Why This Phase Of The Pandemic Is Still Affecting You Emotionally
October 14th, 2021 at 9:12 am
Malaysia’s Health Authorities have fully vaccinated 90% of its adult population against Covid-19 and has relaxed movement control orders for fully vaccinated people – giving them the opportunity for outbound international and interstate travel. This allows us to look forward to returning to some semblance of normalcy.
While people are optimistic about returning to normalcy, this seems to make us feel more anxious. We have begun to question what would happen next. Would the movement control orders be imposed again? Would a more virulent variant of Covid-19 get introduced to the country? Would I feel overwhelmed when I start socialising?
Many had been very optimistic when the vaccination rollout for Covid-19 reached a record number of persons in the population, presuming that the world could return to some form of normalcy soon after most were vaccinated. Yet when the world faced the impact of the Delta variant, this sentiment soon changed. Many reported experiencing a spike in anxiety and depression that triggered their yearning to change something about their lives.
According to Social Psychologist, author and faculty member of Harvard Business School executive education program, Amy Cuddy and author JillEllyn Riley, people are experiencing what they refer to as ‘pandemic flux syndrome’.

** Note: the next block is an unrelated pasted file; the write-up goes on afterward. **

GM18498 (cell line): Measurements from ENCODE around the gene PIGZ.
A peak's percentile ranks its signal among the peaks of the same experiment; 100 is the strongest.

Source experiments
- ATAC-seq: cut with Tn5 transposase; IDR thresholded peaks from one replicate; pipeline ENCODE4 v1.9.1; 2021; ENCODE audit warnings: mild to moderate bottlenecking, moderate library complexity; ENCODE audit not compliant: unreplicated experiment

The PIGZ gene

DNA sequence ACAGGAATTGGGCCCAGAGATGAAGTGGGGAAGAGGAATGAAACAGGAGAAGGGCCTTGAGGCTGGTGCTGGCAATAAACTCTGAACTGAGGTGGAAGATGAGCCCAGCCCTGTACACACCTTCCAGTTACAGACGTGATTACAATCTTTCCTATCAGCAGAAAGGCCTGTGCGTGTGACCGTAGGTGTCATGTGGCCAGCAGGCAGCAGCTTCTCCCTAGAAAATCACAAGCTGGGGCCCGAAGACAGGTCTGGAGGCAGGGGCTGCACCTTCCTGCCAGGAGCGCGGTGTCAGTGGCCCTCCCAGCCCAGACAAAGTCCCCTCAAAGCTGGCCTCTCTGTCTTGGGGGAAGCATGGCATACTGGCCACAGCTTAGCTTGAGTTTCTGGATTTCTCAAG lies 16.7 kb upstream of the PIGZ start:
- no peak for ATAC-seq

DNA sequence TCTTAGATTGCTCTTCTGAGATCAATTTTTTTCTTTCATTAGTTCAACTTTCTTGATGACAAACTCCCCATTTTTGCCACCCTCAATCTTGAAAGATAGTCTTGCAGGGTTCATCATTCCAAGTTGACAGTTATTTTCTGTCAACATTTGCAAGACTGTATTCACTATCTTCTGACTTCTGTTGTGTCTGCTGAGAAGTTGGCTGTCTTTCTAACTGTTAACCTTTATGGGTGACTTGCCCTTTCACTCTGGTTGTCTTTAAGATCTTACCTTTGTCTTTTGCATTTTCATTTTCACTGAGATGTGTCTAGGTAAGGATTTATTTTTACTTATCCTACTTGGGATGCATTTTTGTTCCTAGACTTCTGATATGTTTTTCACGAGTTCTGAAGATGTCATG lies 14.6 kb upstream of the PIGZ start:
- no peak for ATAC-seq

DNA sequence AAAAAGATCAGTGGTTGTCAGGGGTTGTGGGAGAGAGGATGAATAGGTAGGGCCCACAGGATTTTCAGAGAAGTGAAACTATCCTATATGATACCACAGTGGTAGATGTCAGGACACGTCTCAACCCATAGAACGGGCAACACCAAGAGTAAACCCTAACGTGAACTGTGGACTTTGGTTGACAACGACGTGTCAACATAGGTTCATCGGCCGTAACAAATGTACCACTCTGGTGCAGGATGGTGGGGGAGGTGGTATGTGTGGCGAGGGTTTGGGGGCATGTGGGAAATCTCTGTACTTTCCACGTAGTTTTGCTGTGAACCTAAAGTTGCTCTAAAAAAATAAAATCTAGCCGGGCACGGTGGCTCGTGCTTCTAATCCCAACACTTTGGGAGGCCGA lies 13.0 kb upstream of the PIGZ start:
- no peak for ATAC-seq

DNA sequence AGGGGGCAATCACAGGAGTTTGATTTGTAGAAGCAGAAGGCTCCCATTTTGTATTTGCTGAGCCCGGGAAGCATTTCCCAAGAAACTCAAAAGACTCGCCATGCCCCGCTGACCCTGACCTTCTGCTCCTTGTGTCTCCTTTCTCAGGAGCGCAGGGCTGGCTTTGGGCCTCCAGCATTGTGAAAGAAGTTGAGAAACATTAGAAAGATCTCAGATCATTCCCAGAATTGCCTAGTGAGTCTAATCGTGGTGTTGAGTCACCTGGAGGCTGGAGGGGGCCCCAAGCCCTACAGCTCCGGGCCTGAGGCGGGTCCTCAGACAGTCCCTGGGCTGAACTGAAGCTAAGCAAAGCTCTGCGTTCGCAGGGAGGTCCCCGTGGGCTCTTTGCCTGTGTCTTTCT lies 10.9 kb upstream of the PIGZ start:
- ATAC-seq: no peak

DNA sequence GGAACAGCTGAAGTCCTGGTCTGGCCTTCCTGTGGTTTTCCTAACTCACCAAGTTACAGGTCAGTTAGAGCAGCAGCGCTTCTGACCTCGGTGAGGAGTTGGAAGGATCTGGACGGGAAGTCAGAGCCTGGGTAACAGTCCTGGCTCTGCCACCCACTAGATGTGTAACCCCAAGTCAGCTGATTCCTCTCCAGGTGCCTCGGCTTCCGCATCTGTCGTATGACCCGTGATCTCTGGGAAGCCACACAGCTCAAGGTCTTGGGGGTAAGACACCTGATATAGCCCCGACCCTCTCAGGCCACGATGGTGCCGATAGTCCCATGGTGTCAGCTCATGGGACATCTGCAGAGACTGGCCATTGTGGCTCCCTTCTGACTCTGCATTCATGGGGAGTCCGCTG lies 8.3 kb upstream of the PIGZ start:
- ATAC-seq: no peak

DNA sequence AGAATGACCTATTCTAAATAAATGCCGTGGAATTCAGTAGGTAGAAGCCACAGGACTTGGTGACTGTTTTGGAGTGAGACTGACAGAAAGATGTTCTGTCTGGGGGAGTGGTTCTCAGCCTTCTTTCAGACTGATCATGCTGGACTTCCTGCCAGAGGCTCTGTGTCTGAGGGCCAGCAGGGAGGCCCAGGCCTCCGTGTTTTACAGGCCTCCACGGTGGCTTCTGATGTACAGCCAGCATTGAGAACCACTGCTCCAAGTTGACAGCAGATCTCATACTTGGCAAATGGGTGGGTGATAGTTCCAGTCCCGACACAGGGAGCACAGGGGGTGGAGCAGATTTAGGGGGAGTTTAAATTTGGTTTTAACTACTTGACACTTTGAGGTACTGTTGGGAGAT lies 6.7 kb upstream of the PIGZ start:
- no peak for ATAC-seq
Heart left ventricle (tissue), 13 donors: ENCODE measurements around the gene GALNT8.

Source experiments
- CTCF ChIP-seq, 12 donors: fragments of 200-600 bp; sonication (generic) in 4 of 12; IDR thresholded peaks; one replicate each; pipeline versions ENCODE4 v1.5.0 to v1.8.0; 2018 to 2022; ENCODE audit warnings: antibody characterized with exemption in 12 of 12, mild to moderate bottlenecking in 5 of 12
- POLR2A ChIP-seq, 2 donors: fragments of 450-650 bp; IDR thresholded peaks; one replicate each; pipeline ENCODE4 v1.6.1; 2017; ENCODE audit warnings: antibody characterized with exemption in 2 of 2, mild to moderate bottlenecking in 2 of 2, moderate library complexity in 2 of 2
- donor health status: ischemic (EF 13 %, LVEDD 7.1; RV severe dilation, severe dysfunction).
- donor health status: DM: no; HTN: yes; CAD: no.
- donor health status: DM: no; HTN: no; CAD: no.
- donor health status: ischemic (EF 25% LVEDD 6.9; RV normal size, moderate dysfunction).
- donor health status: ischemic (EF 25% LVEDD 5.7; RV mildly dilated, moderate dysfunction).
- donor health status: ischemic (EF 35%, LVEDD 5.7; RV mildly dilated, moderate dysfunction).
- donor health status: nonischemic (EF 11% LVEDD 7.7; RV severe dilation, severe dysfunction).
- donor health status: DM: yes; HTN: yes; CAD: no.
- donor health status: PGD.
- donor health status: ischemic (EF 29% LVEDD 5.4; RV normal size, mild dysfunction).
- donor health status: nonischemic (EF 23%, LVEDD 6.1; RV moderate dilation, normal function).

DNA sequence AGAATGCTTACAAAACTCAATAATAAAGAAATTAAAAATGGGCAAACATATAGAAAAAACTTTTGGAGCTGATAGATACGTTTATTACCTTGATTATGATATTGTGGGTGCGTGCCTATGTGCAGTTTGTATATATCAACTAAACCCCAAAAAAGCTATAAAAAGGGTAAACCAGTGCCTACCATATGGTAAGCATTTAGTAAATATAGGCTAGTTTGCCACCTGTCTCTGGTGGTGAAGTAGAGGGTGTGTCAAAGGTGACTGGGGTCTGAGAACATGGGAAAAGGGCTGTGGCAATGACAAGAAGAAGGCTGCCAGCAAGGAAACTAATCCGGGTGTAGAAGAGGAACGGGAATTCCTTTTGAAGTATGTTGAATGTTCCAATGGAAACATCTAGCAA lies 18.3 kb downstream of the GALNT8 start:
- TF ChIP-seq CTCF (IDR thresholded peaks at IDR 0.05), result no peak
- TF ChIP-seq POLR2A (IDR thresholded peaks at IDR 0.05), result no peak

With the fluctuating status of the pandemic and having no sight of a timeframe that the pandemic would end; the emotions that people are cycling through, need to be closely examined. Centre for Human Development Director and Clinician Katelyn Merz said that when examining these emotions, many factors were to be considered and renewing the sense of hope and motivation among people was important.
Adding that, although many of us feel as if we are getting back to some form of normalcy, it is not going to feel that way. When the public healthcare guidelines keep changing to adapt preventive measures as the pandemic fluctuates, that uncertainty and instability can drive anxiety and depression in a person.
Merz suggest the following tips to navigate pandemic flux syndrome:
Set boundaries – As your life and comfort zones shift, it is important to have a good understanding of your boundaries as well. Do not overcomplicate or overwhelm yourself over what situations you are getting exposed to. Do what makes you feel comfortable.
Take control of your wellness – With adapting to working from home or virtual learning, we often tend to overlook our physical and mental well-being. To maintain the overall personal well-being, one has to make sure to get an adequate amount of sleep and maintain a balanced diet.
Refrain from making impulsive decisions – Pandemic flux can push you to make drastic changes in your life. While change is considered to be positive, it is also better to take a step back and reconsider your decisions.
Seek support – You are not the only person who is feeling this way. Reach out to your support system; friends and family. Discuss with them what you are going through. You must realise others feel the same.
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